Steelhead on the menu?

Yadwick

Active Member
Maybe we should all call. I recall when i saw that Herbfarm had steelhead on one of their seasonal menus. I called them up to ask about their sourcing. I was told that the chef (or whomever orders the goods) wouldn't talk over the phone but i could come down on a wednesday at around 11am and they would chat with me.....the jackwagons at Monterrey Bay Seafood Watch still have wild steelhead listed as a "good alternative"....

 

guy_fly

Active Member
My guess is these are farmed fish, and they are confusing (obfuscating?) "wild" with the marketing term "native" (the later obvious in response to recent concerns over pen-reared Atlantic salmon). Below are links appropriate to this discussion:



 

13.robb

Member
As a professional chef myself, I can say that generally, most chefs are pretty ignorant and/or apathetic about the environmental impact of food production, wild or cultivated.
When it comes to fish, anything that’s not from a net pen will be labelled “wild”. I would be surprised if anybody in my kitchen at work knew what an adipose fin is, or the difference between hatchery and truly wild genetics. Most of these people just think it’s some fancy salmon with a cool name they can overcharge other morons for. The “wild” steelhead that I have encountered at work are generally hook&line caught by native fisherman. All of this being said, it breaks my heart every time to see these increasingly rare fish turned in to thursday night supper for rubes, out of towners, and other assholes.
 

winxp_man

Steelhead Bum
As a professional chef myself, I can say that generally, most chefs are pretty ignorant and/or apathetic about the environmental impact of food production, wild or cultivated.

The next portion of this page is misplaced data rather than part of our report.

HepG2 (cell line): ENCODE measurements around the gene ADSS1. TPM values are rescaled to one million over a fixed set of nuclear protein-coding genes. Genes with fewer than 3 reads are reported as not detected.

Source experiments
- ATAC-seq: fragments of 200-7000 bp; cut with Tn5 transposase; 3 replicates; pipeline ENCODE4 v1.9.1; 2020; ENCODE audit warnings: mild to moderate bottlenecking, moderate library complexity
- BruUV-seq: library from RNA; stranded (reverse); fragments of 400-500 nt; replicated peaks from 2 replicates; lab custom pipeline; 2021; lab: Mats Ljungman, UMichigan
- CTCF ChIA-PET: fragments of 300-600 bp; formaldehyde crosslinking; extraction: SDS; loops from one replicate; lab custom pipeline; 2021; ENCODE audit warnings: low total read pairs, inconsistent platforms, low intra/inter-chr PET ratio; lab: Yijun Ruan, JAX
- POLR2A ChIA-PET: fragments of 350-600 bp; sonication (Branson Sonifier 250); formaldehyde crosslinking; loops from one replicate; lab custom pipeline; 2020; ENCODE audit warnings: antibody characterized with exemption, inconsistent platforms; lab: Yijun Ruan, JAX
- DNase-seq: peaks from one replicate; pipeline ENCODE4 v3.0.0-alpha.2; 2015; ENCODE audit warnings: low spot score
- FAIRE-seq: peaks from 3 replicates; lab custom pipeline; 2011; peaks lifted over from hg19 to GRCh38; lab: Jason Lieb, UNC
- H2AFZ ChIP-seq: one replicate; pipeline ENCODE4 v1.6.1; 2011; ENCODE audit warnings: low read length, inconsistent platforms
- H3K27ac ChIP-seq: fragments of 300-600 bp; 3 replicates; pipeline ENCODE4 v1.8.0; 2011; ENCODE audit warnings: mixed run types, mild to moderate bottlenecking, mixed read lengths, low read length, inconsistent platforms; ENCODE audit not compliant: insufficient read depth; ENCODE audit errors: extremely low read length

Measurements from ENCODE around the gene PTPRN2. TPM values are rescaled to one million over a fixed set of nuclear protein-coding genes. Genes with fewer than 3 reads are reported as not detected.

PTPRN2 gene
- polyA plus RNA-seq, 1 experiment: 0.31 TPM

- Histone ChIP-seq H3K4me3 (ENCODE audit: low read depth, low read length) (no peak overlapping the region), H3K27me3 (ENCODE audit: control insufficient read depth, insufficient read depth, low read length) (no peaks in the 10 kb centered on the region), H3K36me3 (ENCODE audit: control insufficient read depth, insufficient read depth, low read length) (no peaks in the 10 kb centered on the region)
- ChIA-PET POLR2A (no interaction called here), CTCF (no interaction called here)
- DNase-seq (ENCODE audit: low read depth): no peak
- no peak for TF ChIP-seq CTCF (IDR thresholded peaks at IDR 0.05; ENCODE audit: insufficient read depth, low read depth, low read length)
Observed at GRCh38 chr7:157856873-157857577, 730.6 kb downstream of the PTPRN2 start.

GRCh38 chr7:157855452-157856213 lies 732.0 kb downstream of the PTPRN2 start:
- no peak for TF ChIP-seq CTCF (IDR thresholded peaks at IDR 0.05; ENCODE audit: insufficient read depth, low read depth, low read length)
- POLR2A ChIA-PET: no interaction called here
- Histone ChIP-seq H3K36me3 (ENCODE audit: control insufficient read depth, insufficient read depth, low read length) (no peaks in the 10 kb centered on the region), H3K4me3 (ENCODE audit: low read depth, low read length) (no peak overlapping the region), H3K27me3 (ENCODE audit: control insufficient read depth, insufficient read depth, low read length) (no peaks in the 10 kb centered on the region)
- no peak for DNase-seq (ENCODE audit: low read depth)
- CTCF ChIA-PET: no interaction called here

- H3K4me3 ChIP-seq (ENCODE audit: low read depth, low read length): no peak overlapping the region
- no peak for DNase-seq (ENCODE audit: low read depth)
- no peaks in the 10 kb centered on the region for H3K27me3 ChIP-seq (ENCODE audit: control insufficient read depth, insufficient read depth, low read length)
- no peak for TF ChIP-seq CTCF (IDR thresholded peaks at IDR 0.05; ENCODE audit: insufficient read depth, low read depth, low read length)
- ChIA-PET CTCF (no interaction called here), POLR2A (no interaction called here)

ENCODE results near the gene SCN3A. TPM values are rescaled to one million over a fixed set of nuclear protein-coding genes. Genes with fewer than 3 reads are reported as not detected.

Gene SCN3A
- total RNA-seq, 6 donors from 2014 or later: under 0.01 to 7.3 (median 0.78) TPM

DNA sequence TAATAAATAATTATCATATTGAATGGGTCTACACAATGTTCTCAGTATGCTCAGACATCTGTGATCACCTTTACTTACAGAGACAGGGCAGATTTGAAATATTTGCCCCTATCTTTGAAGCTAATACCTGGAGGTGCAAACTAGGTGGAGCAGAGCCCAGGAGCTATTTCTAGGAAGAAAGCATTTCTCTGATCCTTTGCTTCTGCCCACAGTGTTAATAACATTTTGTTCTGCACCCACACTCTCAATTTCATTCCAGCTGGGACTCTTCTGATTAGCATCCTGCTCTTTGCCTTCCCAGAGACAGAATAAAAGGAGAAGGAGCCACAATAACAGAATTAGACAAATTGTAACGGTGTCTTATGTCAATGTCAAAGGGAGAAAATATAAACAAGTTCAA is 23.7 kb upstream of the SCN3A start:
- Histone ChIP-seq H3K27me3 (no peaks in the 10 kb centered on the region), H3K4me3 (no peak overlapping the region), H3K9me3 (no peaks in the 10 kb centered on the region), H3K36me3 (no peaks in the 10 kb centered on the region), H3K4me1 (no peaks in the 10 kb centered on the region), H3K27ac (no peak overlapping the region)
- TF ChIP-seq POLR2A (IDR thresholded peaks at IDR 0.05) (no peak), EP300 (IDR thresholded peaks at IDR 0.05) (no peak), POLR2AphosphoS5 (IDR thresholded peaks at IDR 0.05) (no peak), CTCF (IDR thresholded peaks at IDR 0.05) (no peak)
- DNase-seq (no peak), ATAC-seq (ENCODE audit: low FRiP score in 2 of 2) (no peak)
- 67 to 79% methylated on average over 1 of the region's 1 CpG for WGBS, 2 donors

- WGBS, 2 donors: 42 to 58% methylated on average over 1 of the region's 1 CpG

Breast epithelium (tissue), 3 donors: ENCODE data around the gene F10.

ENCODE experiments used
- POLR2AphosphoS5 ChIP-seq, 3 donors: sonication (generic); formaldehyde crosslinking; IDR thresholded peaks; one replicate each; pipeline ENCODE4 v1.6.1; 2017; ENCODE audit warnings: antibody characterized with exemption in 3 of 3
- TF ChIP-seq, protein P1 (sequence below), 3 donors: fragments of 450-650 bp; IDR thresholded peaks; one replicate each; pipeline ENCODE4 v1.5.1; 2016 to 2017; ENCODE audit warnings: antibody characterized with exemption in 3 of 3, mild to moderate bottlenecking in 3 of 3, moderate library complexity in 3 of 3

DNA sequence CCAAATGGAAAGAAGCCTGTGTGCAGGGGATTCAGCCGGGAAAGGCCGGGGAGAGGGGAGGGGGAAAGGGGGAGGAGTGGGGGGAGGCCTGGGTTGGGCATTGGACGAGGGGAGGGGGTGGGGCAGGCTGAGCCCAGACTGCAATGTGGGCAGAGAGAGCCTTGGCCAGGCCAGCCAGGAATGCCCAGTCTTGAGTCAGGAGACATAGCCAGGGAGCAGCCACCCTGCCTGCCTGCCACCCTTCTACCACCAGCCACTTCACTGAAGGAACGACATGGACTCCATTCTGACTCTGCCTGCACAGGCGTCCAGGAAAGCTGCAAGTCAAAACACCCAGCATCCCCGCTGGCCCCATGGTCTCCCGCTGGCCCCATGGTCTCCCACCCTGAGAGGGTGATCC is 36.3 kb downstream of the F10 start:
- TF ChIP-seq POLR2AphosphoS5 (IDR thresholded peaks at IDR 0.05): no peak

When it comes to fish, anything that’s not from a net pen will be labelled “wild”. I would be surprised if anybody in my kitchen at work knew what an adipose fin is, or the difference between hatchery and truly wild genetics. Most of these people just think it’s some fancy salmon with a cool name they can overcharge other morons for. The “wild” steelhead that I have encountered at work are generally hook&line caught by native fisherman. All of this being said, it breaks my heart every time to see these increasingly rare fish turned in to thursday night supper for rubes, out of towners, and other assholes.
There are many articles about sting ops to bust natives selling to the black market in SF it’s not even funny! I know it’s not rubbish because I have known some that do that! Until they get busted. But until they get busted how much damage do they do? Especially if they are netters. The system needs to be changed. But will it ever change? Doubt it.
 

Chromer J

Active Member
Thought I was having deja vu. This thread has a twin due to an initial duplicate post. I posted the below entry on the twin post. Maybe it's worthwhile, maybe not:
----------------
Are there lessons we could learn and strategies to adapt from the tunafish industry? Years ago they pursued campaigns to educate consumers and promote line caught and dolphin friendly harvest with product labeling to clearly identify if it met those standards. Who initiated that effort within the tuna industry? Where did the money to promote awareness come from?

For salmon and steelhead, it seems there should be a coalition to promote public awareness about ecological impacts of fish farms placed near river mouths of drainages containing anadromous species. Ideally this would raise public awareness of the increased risks of disease and sea lice mortality presented to out-migrating juvenile anadromous fishes, not to mention any impact farms have should that school of smolt inadvertently pass through the nets and into the bellies of penned fish.

Additional goals of a consumer awareness initiative should be educating consumers about the difference between hatchery fish (hatcheries could be given a 1-5 star rating based on how ecologically friendly they are considering a checklist of criteria), "native" fish, and the more global label of "wild."

Of course there's a lot more to consider, but hopefully the dolphin-friendly tuna example cultivates more thought.
 
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